My Lords, we will move on to the question of health bodies in our discussion of further amendments, and I hope that the noble Lord will allow us to return to the issue when we deal with them.
In answer to the noble Lord, Lord True, the Bill would not prevent someone who had worked for the local authority but had finished working for the local authority more than five years ago acting as an independent member of the panel. That is certainly my reading, and I state that as the Government’s clear understanding of the position.
On the question of a close friend—I appreciate that the noble Lord, Lord Beecham, is querying this—I am told that the phrase is already in the Localism Act. It is, to some extent, a matter of perception, but we all understand, from having dealt with local authorities over a long period, that this is one of the areas where one needs to make sure that panels look independent and are assured to be independent. Where someone seems like a close friend, it is clear that we will give guidance that that sort of person ought not to be appointed to a panel in that area.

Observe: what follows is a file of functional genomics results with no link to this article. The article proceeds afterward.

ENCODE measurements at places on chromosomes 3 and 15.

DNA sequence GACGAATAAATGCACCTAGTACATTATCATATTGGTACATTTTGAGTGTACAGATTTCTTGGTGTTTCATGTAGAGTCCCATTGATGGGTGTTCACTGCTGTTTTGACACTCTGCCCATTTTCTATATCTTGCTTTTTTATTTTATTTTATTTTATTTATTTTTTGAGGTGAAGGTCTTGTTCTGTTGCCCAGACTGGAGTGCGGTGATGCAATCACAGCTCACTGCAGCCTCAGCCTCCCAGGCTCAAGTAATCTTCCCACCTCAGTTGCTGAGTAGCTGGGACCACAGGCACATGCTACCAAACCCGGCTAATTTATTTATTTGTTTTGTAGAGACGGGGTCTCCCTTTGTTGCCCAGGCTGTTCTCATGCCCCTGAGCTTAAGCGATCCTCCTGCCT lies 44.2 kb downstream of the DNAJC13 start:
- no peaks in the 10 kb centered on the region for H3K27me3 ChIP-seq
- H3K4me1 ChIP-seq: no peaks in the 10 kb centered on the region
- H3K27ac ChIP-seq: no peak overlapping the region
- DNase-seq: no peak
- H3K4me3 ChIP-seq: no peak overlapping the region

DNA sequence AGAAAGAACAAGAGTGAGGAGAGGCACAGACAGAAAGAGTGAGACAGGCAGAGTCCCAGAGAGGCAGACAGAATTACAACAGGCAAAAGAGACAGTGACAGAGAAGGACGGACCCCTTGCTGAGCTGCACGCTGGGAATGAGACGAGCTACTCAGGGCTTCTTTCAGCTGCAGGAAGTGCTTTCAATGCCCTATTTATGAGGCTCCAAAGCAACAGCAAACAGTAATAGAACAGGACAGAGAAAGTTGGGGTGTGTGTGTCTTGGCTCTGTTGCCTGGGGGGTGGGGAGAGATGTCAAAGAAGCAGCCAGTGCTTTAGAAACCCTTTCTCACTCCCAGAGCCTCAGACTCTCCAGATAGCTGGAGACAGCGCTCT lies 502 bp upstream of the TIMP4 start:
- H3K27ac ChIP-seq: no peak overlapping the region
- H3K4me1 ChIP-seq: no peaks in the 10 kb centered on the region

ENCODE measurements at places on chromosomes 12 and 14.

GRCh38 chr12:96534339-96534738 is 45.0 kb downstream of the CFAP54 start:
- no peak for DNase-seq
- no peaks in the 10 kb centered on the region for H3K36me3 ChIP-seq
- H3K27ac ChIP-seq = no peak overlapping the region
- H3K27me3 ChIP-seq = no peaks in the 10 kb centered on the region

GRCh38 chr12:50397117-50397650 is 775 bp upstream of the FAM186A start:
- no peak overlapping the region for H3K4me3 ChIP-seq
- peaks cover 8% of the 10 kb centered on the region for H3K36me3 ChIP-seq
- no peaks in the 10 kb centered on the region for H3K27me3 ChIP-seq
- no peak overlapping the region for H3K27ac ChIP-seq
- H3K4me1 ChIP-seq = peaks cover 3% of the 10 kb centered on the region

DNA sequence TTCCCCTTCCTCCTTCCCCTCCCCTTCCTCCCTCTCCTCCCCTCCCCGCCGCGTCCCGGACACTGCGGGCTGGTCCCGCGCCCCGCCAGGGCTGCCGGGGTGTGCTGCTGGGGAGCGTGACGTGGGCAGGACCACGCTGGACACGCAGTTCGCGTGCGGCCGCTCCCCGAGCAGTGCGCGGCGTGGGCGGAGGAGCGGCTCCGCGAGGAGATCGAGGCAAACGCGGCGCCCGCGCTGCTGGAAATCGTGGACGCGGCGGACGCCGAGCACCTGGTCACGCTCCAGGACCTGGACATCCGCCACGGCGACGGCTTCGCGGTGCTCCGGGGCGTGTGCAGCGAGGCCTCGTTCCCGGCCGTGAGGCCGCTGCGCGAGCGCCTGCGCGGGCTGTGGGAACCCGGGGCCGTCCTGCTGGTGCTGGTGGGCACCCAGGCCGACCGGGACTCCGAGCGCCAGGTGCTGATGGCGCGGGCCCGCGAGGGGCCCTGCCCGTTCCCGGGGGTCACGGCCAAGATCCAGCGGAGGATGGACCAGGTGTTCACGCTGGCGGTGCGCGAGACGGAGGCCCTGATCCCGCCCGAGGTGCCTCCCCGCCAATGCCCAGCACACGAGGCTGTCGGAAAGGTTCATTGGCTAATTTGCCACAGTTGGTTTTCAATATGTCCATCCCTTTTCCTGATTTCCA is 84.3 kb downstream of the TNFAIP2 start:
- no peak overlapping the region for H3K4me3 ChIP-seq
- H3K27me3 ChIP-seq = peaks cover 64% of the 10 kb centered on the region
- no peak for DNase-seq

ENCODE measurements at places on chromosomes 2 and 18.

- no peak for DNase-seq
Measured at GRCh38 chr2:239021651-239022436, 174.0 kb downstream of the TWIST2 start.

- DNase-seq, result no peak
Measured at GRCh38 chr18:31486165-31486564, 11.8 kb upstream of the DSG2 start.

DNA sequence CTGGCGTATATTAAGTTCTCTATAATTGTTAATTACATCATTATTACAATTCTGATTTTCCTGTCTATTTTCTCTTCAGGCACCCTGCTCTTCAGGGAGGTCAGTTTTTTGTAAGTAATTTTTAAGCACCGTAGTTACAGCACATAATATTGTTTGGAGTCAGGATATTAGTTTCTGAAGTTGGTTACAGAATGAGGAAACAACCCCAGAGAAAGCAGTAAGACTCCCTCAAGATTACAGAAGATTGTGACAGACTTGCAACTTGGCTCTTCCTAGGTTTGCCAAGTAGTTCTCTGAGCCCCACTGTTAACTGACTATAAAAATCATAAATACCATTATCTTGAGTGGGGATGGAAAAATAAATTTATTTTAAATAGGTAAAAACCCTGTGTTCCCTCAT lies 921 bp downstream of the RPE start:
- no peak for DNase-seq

There is more on the definitions in the letter of intent that was circulated on Monday, which I hope noble Lords have seen, and there will be more in the guidance provided to local bodies. I hope that provides sufficient reassurance for the amendment to be withdrawn.
My Lords, I am slightly confused, because the group of amendments with which we are dealing is about the relationship between audit committees and auditor panels. The noble Lord, Lord McKenzie, as the mover of the amendments, will comment on that in a moment. However, I am quite sure that we will return to this issue, if only to seek clarification about the distinction and whether the two bodies should be, or have to be, separate. My noble friend Lord Wallace seemed almost to be saying that the auditor panel could in effect be a subcommittee of the audit committee. I do not think that that was quite what he meant, but maybe it was. We still need to clarify that role.